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Teen star tipped to be Dragons' best home-grown playmaker

Jayden Sullivan has the face of his father Jason tattooed on the back of his leg as a reminder of the influence he has had on the rise of the 18-year-old some believe could become St George Illawarra's best locally produced playmaker.

Sullivan, who grew up in Port Kembla but calls the nearby Coomaditchie Mission "home", is considered an integral part of the Dragons' future as one of eight players signed for at least the next three seasons, along with Ben Hunt, Paul Vaughan, Tariq Sims, Blake Lawrie, Zac Lomax and Jason Saab.

Rookie centre Shaun Sauno-Esau is the other, and like Sullivan the St George junior is on a development contract and yet to make his NRL debut.

That opportunity could come for Sullivan after June 30 if Ben Hunt or Corey Norman are on State of Origin duty but the teen halfback insists he is in no rush as he learns the ropes from the club's likely next captain Cameron McInness, who has been driving him to training most days.

McInness has taken Sullivan under his wing and he is not only learning what is required to play NRL but "just to be a good bloke" from the 25-year-old hooker he described as "the best bloke ever".

"With me being so young anybody older than me is a role model, even the boys who haven't played NRL yet," Sullivan said.

Jayden Sullivan and his father Jason at the Koori Knockout.
Jayden Sullivan and his father Jason at the Koori Knockout. ©Facebook

However, there is little doubt who the NSW under 18s representative and captain of last season's SG Ball-winning Illawarra team looks up to most.

"There are too many good words to describe my father," Sullivan said. "He is tattooed on my leg. I have got his face tattooed on the back of my leg.

"It's not every day you will see a father-son bond that is out of this world but that is what we have got."

Jason Sullivan is an Illawarra rugby league stalwart and some believe he could have played for the Steelers but work and family commitments took priority.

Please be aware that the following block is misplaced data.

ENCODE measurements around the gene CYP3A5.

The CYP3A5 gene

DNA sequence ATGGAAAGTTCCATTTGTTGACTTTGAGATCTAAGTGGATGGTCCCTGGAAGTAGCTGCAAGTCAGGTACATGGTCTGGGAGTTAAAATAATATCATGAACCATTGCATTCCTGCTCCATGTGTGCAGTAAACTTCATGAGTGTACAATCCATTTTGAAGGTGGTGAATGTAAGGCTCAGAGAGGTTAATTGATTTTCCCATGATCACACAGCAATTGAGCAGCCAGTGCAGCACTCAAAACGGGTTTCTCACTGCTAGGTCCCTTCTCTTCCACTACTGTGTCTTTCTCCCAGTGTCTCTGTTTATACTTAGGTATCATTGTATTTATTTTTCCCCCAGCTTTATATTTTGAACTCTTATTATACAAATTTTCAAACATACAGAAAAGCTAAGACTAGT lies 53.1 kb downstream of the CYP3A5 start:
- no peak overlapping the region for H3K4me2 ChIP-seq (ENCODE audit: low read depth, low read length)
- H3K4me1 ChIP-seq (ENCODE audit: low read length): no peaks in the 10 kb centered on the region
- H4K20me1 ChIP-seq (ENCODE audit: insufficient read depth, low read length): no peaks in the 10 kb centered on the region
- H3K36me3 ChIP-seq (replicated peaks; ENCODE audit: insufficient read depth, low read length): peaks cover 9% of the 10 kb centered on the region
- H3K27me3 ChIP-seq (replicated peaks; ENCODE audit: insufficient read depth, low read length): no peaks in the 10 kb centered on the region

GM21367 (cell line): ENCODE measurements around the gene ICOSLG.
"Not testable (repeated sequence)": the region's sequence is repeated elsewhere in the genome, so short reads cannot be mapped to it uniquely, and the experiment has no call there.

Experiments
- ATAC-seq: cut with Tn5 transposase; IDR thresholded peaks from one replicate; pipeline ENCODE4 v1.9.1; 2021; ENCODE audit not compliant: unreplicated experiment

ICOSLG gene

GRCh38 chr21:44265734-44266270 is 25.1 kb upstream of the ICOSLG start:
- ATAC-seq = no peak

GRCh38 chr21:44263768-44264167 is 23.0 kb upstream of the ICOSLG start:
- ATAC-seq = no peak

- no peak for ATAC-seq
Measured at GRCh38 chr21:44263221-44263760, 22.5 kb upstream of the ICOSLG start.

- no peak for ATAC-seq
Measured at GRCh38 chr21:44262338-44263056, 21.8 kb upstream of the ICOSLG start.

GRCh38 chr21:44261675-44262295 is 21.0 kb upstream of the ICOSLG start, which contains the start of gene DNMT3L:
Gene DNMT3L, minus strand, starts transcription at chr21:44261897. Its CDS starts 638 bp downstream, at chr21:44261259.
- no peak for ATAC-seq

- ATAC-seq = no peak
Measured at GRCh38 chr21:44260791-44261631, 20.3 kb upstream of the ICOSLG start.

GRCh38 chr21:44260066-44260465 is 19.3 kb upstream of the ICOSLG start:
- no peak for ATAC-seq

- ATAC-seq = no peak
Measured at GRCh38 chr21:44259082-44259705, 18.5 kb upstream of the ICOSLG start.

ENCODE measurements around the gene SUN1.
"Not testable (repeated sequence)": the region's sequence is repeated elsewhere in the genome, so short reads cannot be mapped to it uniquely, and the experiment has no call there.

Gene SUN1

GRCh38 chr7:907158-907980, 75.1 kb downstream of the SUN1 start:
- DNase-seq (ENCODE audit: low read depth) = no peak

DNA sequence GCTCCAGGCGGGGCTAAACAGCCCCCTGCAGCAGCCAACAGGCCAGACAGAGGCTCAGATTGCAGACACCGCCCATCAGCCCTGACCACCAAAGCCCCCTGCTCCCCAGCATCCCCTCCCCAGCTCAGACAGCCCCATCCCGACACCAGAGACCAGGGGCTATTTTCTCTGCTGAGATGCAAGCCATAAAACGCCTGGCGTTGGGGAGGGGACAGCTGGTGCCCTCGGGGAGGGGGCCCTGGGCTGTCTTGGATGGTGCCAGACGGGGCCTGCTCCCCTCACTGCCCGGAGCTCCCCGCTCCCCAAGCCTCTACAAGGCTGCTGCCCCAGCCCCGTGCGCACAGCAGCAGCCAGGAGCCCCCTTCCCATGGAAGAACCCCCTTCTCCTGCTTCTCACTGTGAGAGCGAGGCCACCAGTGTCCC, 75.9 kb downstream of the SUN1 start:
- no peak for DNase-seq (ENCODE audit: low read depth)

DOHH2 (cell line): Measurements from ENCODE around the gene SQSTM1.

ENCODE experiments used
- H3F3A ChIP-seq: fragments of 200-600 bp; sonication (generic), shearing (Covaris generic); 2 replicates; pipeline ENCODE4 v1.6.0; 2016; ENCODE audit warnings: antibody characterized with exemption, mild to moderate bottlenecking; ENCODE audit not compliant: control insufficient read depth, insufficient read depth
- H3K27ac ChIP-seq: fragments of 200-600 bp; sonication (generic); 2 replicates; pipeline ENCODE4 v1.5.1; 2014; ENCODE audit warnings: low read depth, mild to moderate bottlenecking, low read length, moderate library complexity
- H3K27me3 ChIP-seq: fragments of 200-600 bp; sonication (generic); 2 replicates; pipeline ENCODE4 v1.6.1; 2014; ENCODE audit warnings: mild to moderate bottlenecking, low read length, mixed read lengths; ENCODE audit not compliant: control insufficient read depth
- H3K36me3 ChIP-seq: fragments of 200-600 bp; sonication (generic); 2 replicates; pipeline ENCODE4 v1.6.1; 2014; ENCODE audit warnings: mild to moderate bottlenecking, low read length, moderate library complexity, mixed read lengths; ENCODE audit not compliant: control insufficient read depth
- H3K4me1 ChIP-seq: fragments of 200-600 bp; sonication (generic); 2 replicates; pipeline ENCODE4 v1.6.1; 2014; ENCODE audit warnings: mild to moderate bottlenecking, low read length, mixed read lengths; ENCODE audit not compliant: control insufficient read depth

After helping Port Kembla to the reserve grade grand final this season, he played alongside Jayden in the South Coast Black Cockatoos team which won the Koori Knockout in October.

"He didn't get to play that many minutes because of his age but I got to play four games with him and that meant so much to me and my family," Jayden said.

Sullivan is one of nine siblings and he, along with sister Courtney, was raised by his father after their parents separated when he was younger.

"I had a bit of a rough upbringing but that is not anyone's fault and my dad's always been there," he said. "I try not to look backwards. It's like 'Mary' [Dragons coach Paul McGregor] said, 'you can't worry about the past, you have just got to keep moving forward'.

"My family is really important to me and we lived in Port Kembla about three streets away from Coomaditchie where dad grew up. That is always going to be our home, there are a lot of good people in that mission and we'll never not be welcome there."

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A representative touch and tag player, Sullivan began playing league as a six-year-old for Berkeley and was a member of a star-studded Collegians team which included Bulldogs recruit Aaron Schoup and Sharks SG Ball squad members Jesse Colquhoun, Max Devlin and Thomas Rodwell.

After captaining the Steelers SG Ball team to premiership success and playing five-eighth for St George Illawarra's under 20s Jersey Flegg team, the Wests Devils junior was signed on a three-year contract from 2020.

"We bought him into full-time training when he finished SG Ball earlier this year to try and help him become more physically advanced than most development players," Dragons director of pathways and list management Ian Millward said.

"He was an integral part of our SG Ball team winning the comp as captain and halfback, and he has got one year as a development player and then two years as a member of our top 30.

"If you are asking whether he could play this year I am past saying 'no'. We all get excited if we can develop a really good halfback because halfbacks are your marquee players.

"He has still got a lot of work to do but we look upon him as a long term Dragon and he is part of our succession plan.

"Of our top 36 players, just over 50 per cent have come through our pathways system and over the past four years we have been averaging 3.5 players making their NRL debut with our club so we are developing players for the game."

Sullivan said his goal was to play NRL next season but at just 80kg he is prepared to bide his time until McGregor believes he is ready.

"I am not in a rush. I want to be the most capable I can be, the best body weight and all of that," Sullivan said. "It isn't just about playing well, you have to train good, you have to eat good and do the work to get to that position in the NRL."